Tag Archives: stickers & wheatpastes


So I’ve become a little bit of a sticker stalker… I’ve seen numerous stickers from our friend from yesterday all over town. I was beginning to think he/she was a West Oakland neighbor, but today I found one by Grand/Lake when I had to go to the hardware store.

This design is similar to larger ones I’ve seen that seem to have been reproduced in glossier more finished applications than his hand-drawn postal stickers. I like this one particularly because of the way it is cut out… nice touch. See the underlying same wide nose and thick lips from his faces on yesterday’s post?


On the newspaper stand next to this one I spotted this sweet little post-it that someone had left as well… If you can’t read it, it says “Meta… to love, feel & appreciate everything to your fullest capacity without expectation or attachment”


It’s entirely different of course, but in essence, it’s still a piece of sticker art, because it is, in fact, stuck.

Part of what got me started on this whole art blog idea was a book a girlfriend gave me for my birthday earlier this summer… a great little creative project guide called The Guerilla Art Kit by Keri Smith. It’s a nice primer on guerilla art for the novice… discussing philosophy, various techniques, and loads of exercises to get you inspired to put your art out into the world.

In her section on stickers, she includes recipes for making your own out of simple household items, including a lick-n-stick recipe made out of gelatin; info about pre-made stickers and labels (she mentions the post office labels too… no wonder they’re going broke!); and great tips about weather-proofing your stickers with packing tape, acrylic medium, and spray enamel.

One of the most adorable tips she gives is the following:

Quickest Stickers in the World
Materials: post-it notes, a pen
1. Do a drawing
2. Stick it up

And this is precisely what someone did outside the Grand Avenue Ace Hardware, which incidentally is a great store, even though the guy gave me a hard time about returning my hose.


I saw this artist’s first sticker just outside my house… the same speedbump signpost as our “remember: shame is a 4 letter word” sticker from Monday.  Recognize it? (Note yellow house in background.)

Since seeing this first one, I’ve seen other works by this artist all around West Oakland and Uptown.  I saw one the night of Art Murmur on the front of a stop sign (people more often slap stickers on the backs of traffic signs).  I saw several the other day on my ride down the Mandela Parkway greenbelt.

What’s cool about this artist’s stuff is that many of them are individual, original pieces of art.  He/she has a whole slew of stickers around that are hand drawn on various United States Postal Service labels (this one’s actually two), and then slapped up.  A unique little work of art with no reproduction involved.  I think this is so cool.

What’s also neat is to recognize an artist’s work as you move about town… I recognized other pieces by this same person after seeing only one because his/her style is very distinctive and he does a lot of faces similar to this one, with a wide square nose, oblong head, and various hats or hair.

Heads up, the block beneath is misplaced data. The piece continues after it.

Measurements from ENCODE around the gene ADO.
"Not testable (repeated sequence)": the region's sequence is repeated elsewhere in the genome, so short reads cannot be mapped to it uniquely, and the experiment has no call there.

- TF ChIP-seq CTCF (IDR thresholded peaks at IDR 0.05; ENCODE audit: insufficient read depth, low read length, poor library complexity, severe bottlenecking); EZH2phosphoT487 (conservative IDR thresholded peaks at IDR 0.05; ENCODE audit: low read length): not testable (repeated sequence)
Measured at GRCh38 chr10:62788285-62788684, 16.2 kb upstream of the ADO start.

The use of thick lines and USPS labels also seems to be trademark.  Here’s the one I saw the night of Art Murmur


And for those of you who’ve made it this far and are twisted enough to notice or care, I’m fairly certain that’s chocolate frosting dripping off the stop sign, and not poo.

Sticker Kick-off!

So last week I focused on murals, and believe me, there are many more to come… we haven’t even scratched the surface.  But I want to take a 180 this week and talk about the very different world of small-scale Sticker Art.

While murals can be produced by individual artists, more often they are the products of collaborative efforts, with students and community members coming together to contribute to large scale efforts under the direction of one or a few professional artists. They can take months or more in the planning & production, and often live on in the public space for years, even decades… note our “Oceanus” entry from last week, first produced over 30 years ago and still beautifying Claremont Avenue (with help from a restoration in 2003).

Stickers, on the other hand, are fast and inexpensive to produce… perfectly bite-sized projects for the solo artist.  They’re also easy to transport and affix in any number of places.  And compared to large scale murals, they have rather limited permanence (depending upon the materials used), and will often fade, disintegrate, or simply be removed within a relatively short period of time.

We’ll delve into more details as the week continues… how to make ’em, where to stick ’em, famous sticker artists, and more.  But for now, here’s my first entry:

Someone graced the speed bump signpost outside my home with this one…  I love it!

It shows “2:AM” in the lower right-hand corner… don’t know if this signifies the artist somehow… these things are usually anonymous.